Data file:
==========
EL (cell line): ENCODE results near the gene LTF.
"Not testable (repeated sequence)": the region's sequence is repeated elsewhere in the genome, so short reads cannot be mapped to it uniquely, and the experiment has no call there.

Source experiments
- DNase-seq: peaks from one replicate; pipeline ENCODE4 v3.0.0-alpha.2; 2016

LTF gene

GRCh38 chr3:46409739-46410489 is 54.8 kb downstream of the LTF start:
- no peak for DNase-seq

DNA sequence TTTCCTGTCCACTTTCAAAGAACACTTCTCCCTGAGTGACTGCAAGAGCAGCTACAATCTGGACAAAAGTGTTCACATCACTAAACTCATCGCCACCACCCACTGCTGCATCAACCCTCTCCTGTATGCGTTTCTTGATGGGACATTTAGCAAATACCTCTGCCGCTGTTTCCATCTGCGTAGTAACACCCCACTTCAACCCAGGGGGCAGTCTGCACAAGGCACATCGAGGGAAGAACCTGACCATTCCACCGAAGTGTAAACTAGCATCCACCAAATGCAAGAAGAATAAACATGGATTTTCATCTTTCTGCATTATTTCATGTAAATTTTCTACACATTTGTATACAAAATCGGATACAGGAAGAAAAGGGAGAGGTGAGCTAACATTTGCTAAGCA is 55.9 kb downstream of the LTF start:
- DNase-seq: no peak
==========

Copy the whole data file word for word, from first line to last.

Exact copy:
EL (cell line): ENCODE results near the gene LTF.
"Not testable (repeated sequence)": the region's sequence is repeated elsewhere in the genome, so short reads cannot be mapped to it uniquely, and the experiment has no call there.

Source experiments
- DNase-seq: peaks from one replicate; pipeline ENCODE4 v3.0.0-alpha.2; 2016

LTF gene

GRCh38 chr3:46409739-46410489 is 54.8 kb downstream of the LTF start:
- no peak for DNase-seq

DNA sequence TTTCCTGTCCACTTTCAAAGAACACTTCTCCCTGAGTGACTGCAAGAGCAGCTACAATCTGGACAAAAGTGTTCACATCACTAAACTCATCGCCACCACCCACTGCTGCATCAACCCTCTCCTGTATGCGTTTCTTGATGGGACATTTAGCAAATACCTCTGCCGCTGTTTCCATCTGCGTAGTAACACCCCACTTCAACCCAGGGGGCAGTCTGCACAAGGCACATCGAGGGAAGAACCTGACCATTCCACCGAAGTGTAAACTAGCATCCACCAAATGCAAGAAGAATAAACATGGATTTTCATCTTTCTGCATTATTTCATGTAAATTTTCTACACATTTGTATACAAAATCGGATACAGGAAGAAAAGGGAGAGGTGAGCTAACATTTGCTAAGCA is 55.9 kb downstream of the LTF start:
- DNase-seq: no peak